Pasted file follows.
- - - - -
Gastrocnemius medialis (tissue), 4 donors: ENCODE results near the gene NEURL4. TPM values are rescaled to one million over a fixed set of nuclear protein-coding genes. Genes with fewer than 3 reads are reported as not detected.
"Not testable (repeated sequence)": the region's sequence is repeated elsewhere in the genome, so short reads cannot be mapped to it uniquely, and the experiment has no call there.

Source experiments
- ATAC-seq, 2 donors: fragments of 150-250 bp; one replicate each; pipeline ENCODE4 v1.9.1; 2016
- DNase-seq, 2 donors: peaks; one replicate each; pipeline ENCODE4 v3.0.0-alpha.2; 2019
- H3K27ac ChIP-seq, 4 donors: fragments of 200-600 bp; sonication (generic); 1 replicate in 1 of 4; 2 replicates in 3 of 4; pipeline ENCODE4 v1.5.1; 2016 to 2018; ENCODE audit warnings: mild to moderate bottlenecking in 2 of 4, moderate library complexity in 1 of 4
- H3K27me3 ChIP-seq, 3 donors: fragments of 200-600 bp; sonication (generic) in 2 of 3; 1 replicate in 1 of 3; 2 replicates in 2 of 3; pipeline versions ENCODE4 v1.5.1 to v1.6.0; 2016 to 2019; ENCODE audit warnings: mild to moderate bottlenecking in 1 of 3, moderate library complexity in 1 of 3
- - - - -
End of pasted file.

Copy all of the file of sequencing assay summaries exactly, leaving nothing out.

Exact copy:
Gastrocnemius medialis (tissue), 4 donors: ENCODE results near the gene NEURL4. TPM values are rescaled to one million over a fixed set of nuclear protein-coding genes. Genes with fewer than 3 reads are reported as not detected.
"Not testable (repeated sequence)": the region's sequence is repeated elsewhere in the genome, so short reads cannot be mapped to it uniquely, and the experiment has no call there.

Source experiments
- ATAC-seq, 2 donors: fragments of 150-250 bp; one replicate each; pipeline ENCODE4 v1.9.1; 2016
- DNase-seq, 2 donors: peaks; one replicate each; pipeline ENCODE4 v3.0.0-alpha.2; 2019
- H3K27ac ChIP-seq, 4 donors: fragments of 200-600 bp; sonication (generic); 1 replicate in 1 of 4; 2 replicates in 3 of 4; pipeline ENCODE4 v1.5.1; 2016 to 2018; ENCODE audit warnings: mild to moderate bottlenecking in 2 of 4, moderate library complexity in 1 of 4
- H3K27me3 ChIP-seq, 3 donors: fragments of 200-600 bp; sonication (generic) in 2 of 3; 1 replicate in 1 of 3; 2 replicates in 2 of 3; pipeline versions ENCODE4 v1.5.1 to v1.6.0; 2016 to 2019; ENCODE audit warnings: mild to moderate bottlenecking in 1 of 3, moderate library complexity in 1 of 3